Industry

14 JAN 2019

DRAFT BILL OFFERS CHANCE TO TRANSFORM UK ENVIRONMENTAL POLICY

The government’s draft environment bill could be the most important piece of environmental legislation for a generation, says Matthew Farrow.

Christmas came early for us environment policy nerds, with Defra publishing its long-awaited Resources and Waste Strategy on the 17 December, followed two days later by a draft environment bill. 

The Resources and Waste Strategy is a significant document, containing ideas that if implemented could give a real push towards a more circular economy. But the environment bill seeks to change the entire way that we create and implement environmental policy. If it survives the political vicissitudes of the next few months, it could be the most important piece of environmental legislation for a generation.   

Current environment policy is driven by the EU. Post-Brexit this changes, and the mainstream business uncertainty over what Brexit means for the economy is mirrored in policy uncertainty faced by the environmental business sector, most of whose markets are created and structured by policy and regulation. Will subsidies for green power be maintained or slashed post Brexit? Will habitats regulation be loosened to accommodate housebuilders or strengthened to match ministers’ rhetoric around natural capital?

The environment bill is a chance to address these concerns, not just during the Brexit period but for the next 20 years. The bill does three things.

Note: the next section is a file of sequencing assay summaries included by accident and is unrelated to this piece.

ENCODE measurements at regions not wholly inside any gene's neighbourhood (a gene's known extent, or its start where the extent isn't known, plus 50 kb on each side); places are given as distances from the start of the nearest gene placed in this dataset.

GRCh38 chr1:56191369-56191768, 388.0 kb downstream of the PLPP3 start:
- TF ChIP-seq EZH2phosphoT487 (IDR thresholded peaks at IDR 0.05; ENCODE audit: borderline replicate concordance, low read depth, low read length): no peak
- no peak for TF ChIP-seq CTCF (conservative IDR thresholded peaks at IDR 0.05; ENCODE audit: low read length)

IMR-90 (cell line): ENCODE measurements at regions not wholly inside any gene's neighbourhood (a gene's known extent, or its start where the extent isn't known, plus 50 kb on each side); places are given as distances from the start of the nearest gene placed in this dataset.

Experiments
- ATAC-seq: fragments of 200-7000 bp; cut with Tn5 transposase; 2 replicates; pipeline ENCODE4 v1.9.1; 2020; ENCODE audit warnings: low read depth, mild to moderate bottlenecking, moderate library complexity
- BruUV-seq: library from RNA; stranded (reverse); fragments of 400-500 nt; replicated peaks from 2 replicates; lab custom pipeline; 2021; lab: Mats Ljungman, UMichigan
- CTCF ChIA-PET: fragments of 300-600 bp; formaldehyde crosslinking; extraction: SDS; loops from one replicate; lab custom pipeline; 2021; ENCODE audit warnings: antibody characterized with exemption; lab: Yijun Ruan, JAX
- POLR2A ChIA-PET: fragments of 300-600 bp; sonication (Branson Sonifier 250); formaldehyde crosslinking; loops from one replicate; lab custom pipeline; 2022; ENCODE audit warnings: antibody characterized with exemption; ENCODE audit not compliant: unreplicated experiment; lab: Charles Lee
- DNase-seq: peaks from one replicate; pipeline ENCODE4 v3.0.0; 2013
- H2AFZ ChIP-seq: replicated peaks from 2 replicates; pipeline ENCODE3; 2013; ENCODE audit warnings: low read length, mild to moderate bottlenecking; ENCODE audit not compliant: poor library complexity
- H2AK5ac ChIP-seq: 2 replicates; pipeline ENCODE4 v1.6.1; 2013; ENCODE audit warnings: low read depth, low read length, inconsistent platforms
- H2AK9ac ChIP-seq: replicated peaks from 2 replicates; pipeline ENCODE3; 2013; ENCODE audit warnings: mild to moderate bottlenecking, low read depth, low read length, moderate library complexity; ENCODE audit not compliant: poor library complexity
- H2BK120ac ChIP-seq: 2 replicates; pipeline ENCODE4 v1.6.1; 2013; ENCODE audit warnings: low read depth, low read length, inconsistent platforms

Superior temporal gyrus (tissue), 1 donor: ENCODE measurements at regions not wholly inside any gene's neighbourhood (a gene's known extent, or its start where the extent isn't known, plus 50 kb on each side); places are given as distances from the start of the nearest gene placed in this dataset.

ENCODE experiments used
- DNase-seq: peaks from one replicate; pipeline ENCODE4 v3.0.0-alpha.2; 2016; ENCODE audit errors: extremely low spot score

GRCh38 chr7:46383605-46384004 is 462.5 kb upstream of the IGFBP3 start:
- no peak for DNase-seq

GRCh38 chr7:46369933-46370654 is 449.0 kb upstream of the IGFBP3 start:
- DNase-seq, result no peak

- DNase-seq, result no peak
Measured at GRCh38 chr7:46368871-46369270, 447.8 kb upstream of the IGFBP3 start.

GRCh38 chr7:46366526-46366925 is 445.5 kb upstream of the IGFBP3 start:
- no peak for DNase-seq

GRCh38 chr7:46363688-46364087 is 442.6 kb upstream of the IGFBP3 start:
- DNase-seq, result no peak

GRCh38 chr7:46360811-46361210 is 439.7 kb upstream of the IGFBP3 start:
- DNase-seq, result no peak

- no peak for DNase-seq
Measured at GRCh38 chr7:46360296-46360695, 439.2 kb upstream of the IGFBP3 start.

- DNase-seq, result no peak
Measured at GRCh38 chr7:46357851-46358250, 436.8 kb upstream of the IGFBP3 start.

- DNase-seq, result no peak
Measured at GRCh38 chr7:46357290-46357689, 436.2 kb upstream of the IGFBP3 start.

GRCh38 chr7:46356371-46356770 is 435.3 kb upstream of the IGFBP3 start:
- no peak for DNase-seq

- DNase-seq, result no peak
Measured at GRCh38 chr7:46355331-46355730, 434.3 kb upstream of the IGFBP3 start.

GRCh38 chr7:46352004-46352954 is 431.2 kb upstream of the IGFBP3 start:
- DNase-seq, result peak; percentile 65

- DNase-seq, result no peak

First, it recreates in UK law the legal principles that underpin EU green policy thinking. These are concepts such as ‘polluter pays’ or the ‘precautionary principle’ and they have greatly influenced the green regulations we have today.  

Second, it sets up an environmental watchdog, the Office of Environmental Protection (OEP). This body would hold the government to account, by publishing an annual report on the state of the environment and the government’s progress in meeting its own goals and targets.  The OEP as a last resort can even take ministers to court. Third, it puts the 25-year Environment Plan on a statutory footing.

The end result is an ambitious piece of legislation undreamt-of by the green community in the immediate aftermath of Brexit. It has its flaws though, which will be picked over in the coming months. There are fears that the OEP will be ‘captured’ by Defra if it is directly accountable to the department as opposed to reporting only to parliament  (The chairman of another Defra-sponsored body - Natural England - told MPs last November this had happened to them).  

Another concern is that the body will be England-only so may accentuate the divergence of environmental policy across the UK devolved regions and nations. There is also a question as how specific the environmental targets within the bill should be.  

Overall though there is much to play for.  EIC worked through a group like-minded business associations (including my former colleagues at CBI) called the Broadway Initiative to define what would make the environment bill truly world-leading. We want the bill to:  

  • Define shared objectives for the environment
  • Contain predictable processes to ensure appropriate policies are in place
  • Include clear principles for incorporating the environment during policy development
  • Provide for spatial planning which integrates environmental and other objectives
  • Include clear and stable responsibilities
  • Provide for independent oversight of progress towards targets 
  • Include a common framework at UK level where beneficial.

Chances to reshape the UK environmental policy framework don’t come around often. An Environment Act along the lines above could unlock an unprecedented amount of green business investment and innovation, to the benefit of all.

Matthew Farrow is director of the Environmental Industries Commission, the leading trade body for environmental firms.

 

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